book review: new boy

New Boy by Tracy Chevalier
Hogarth Press, 224 pp.
Published May 16, 2017

DISCLAIMER: I received a free finished copy of this book from Hogarth Press via Blogging for Books in exchange for my honest review.
Summary (via Goodreads): Arriving at his fifth school in as many years, diplomat's son Osei Kokote knows he needs an ally if he is to survive his first day - so he's lucky to hit it off with Dee, the most popular girl in school. But one student can't stand to witness this budding relationship: Ian decides to destroy the friendship between the black boy and the golden girl. By the end of the day, the school and its key players - teachers and pupils alike - will never be the same again.

The tragedy of Othello is transposed to a 1970s suburban Washington schoolyard, where kids fall in and out of love with each other before lunchtime, and practice a casual racism picked up from their parents and teachers. Peeking over the shoulders of four 11 year olds - Osei, Dee, Ian, and his reluctant 'girlfriend' Mimi - Tracy Chevalier's powerful drama of friends torn apart by jealousy, bullying and betrayal will leave you reeling.

My thoughts: Othello was the first Shakespearean play I read and it remains my favorite to this day. It also features one of my favorite villains in literature, the Machiavellian schemer Iago. When I saw a modern adaptation on offer, I absolutely had to request it! This was my first time hearing about the Hogarth Shakespeare Series, where popular authors reimagine the Bard's plays for a modern audience. I've already read and enjoyed Margaret Atwood's contribution, Hag-Seed, which is a retelling of The Tempest; thanks to my greater familiarity with Othello, I liked Chevalier's contribution even more!

Chevalier makes an interesting choice setting a story of lust, manipulation, and murder-suicide in the sixth grade. Reading the book jacket makes it sound like a bad choice, yet once you start reading, reimmersing yourself in the high drama of puberty, it actully fits rather well. The 'tweenage' years are full of changes: physical and mental. Emotions start to take on a depth, complicating themselves in ways that adolescents can't always articulate. Even with the best intentions this can lead to hurt feelings; when paired with malicious intent, disaster is all but assured.

The use of multiple perspectives further grounds this usually adult tale in a child's world. While the audience only gains insight into the inner workings of the villain Iago's mind in the play, New Boy shifts between Osei (Othello), Dee (Desdamona), Mimi (Emilia), and Ian (Iago). So many different reflections on the same events made their progression more natural, even when compared to the source material and taken in the context of rising pubescent turmoil.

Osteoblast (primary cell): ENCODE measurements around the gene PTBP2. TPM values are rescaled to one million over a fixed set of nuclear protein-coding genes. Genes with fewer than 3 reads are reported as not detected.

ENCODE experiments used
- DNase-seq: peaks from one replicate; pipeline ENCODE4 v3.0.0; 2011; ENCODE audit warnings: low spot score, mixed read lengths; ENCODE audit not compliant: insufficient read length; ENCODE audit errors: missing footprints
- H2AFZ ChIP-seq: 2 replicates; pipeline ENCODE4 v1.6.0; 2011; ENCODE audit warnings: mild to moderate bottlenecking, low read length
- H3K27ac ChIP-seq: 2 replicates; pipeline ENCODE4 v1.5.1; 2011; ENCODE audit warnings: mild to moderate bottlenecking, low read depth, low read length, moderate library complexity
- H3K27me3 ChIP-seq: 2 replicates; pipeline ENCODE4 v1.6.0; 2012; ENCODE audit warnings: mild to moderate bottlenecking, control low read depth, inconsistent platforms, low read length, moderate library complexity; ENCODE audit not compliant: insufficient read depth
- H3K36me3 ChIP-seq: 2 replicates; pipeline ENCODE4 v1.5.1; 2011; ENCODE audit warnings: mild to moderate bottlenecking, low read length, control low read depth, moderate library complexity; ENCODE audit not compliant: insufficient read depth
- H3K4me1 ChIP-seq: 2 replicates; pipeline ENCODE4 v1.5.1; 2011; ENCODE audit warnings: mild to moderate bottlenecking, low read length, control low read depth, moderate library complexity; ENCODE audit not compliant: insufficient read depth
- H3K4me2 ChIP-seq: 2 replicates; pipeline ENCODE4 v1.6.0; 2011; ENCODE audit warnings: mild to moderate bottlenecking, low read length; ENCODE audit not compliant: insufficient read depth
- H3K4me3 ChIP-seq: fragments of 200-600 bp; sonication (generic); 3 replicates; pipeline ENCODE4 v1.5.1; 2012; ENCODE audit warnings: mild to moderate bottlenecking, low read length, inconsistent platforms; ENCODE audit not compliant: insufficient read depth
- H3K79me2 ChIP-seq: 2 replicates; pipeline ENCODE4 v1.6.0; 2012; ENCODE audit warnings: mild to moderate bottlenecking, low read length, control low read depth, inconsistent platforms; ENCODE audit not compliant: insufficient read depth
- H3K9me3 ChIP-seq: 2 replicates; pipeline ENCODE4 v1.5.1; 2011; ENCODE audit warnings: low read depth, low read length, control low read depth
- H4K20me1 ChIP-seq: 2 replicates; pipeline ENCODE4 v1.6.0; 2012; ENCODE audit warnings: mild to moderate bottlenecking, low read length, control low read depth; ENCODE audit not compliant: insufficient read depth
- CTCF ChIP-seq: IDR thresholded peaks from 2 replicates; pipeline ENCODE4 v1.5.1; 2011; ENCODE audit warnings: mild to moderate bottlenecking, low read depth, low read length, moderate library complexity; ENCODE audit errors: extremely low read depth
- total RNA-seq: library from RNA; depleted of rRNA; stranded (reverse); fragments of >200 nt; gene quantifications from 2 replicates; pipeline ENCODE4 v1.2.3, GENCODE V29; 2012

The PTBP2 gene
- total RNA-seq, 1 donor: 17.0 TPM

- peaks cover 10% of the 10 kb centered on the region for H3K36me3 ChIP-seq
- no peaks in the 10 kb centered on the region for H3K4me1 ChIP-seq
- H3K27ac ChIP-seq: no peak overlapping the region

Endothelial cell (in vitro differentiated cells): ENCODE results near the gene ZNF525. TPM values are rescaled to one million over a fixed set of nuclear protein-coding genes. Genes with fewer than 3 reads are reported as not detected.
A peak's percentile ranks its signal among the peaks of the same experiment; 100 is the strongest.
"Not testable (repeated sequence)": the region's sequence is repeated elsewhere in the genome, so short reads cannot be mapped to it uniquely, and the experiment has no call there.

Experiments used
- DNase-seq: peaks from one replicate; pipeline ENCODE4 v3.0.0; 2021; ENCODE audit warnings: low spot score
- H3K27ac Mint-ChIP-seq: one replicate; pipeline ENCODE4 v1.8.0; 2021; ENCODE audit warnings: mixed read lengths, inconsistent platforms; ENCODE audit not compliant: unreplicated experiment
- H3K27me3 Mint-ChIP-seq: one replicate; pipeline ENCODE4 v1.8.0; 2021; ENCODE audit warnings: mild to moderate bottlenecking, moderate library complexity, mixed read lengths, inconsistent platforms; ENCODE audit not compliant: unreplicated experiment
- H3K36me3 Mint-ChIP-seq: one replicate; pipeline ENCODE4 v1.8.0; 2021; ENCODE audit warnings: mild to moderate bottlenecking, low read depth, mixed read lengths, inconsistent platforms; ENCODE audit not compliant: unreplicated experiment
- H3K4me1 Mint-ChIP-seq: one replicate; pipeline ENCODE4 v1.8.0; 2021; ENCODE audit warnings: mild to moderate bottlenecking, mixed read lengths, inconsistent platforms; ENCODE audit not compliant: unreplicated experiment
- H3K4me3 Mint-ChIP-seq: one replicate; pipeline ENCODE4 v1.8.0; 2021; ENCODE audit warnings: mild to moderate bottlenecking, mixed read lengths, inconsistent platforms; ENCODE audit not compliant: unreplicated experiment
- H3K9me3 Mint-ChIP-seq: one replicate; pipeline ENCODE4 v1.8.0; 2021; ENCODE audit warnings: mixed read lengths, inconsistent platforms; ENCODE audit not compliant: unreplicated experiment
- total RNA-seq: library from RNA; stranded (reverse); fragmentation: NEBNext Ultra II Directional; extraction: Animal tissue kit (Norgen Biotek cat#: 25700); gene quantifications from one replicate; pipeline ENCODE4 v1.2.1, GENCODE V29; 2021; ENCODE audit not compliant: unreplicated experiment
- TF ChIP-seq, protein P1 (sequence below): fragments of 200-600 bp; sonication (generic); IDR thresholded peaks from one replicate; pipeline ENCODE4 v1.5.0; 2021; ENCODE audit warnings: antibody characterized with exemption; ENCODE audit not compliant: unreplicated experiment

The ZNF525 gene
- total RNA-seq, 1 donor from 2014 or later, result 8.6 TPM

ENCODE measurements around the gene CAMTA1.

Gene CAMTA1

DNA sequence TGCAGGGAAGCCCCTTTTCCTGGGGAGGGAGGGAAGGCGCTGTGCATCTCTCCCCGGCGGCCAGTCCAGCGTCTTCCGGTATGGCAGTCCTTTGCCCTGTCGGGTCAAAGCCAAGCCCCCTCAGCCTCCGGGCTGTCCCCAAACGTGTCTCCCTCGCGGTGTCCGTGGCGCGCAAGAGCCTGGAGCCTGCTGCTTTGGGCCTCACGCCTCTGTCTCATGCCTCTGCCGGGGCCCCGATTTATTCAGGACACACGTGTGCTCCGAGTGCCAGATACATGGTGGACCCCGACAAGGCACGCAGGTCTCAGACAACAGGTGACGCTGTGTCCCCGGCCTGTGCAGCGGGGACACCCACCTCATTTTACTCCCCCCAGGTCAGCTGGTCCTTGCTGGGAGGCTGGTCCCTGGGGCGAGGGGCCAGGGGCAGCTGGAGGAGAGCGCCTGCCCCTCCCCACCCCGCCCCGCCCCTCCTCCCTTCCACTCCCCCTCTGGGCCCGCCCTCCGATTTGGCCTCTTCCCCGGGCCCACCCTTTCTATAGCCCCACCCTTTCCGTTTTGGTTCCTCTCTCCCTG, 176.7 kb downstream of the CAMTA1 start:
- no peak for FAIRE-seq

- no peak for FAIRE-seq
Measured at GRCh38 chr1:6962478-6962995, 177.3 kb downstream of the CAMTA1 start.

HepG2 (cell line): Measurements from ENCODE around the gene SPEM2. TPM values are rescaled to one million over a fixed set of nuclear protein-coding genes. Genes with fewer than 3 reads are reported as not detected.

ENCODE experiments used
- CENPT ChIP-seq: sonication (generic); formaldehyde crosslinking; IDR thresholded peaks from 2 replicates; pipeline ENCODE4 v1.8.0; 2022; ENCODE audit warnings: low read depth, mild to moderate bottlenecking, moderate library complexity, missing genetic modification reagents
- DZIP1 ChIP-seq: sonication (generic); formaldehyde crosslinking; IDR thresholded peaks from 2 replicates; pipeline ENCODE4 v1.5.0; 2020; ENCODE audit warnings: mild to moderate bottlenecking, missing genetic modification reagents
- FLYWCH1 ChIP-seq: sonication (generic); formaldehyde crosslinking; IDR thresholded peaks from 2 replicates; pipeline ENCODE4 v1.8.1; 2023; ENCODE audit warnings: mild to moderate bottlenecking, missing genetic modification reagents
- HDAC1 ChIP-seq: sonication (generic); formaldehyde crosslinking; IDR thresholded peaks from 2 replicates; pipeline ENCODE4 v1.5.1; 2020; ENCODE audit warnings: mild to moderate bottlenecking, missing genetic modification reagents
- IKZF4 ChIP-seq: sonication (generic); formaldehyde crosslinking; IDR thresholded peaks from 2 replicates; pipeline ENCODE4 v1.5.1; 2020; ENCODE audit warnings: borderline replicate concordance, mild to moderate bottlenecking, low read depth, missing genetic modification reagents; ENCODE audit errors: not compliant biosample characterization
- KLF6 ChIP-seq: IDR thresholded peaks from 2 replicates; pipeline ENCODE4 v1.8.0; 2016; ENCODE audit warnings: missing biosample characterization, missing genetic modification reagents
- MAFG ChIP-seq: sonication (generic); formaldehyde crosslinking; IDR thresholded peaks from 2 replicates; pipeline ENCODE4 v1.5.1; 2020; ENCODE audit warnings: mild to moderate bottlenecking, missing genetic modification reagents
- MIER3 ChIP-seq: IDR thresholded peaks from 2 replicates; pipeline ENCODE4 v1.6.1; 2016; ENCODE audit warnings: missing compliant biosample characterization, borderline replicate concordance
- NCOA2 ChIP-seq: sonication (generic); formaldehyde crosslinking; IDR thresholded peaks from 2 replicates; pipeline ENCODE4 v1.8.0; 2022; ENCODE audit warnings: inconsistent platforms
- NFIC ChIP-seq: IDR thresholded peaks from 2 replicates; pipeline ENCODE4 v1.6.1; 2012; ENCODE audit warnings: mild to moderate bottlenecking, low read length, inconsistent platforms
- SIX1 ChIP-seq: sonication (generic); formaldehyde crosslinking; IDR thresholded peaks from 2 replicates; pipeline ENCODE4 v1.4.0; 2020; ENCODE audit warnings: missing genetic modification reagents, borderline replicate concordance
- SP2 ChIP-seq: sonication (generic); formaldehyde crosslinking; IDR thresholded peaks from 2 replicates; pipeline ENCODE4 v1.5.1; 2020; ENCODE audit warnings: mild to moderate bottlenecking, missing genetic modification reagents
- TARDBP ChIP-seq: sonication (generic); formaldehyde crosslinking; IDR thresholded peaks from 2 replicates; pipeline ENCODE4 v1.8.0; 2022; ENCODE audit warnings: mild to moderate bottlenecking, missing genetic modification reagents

Osei and Dee in particular are wonderful to read. Although New Boy is set in the 1970's, this Washington, D.C. school has no lack of racist undertones. Osei thinks often on the treatment his skin color provokes; as a Ghanan, rather than a black American, he struggles to fit in even with those who look the same as him. Dee exhibits none of these prejudices, although her ignorance leads to some awkward moments between the budding couple. Her earnestness carries with it positives and negatives, a subtle commentary on the understated forms of racism previously explored with great success in Jordan Peele's film Get Out.

There is a level of sexuality involved that may make some readers uncomfortable, but I didn't find it out of place. Eleven sounds quite young, yet on reflection I can remember the preoccupation with sex that wasn't uncommon among kids—boys in particular—when I was that age. Some readers might find the degree of its inclusion jarring, but it didn't impact my appreciation in the slightest.

However, I was somewhat disappointed with how Iago was adapted through the playground bully, Ian. In Shakespeare's play he's referred to as 'honest Iago': friendly, trusted, and believed harmless. New Boy casts Ian as a clear villain, feared on the playground, a source of unease for teachers, and a nasty boy long before Osei arrives at school. His glee at sowing discord and stoking mayhem makes him a threatening antagonist, just not the serpent beneath an innocent flower I loved in the original play.

Those who love Shakespeare's Othello should greatly enjoy this modern interpretation. And for those readers who have avoided his work because of the language, or just because they're plays, can still get lost in a timeless tale of love, jealousy, and the prejudices that find a way to make room for revenge.

RATING: ★★★★

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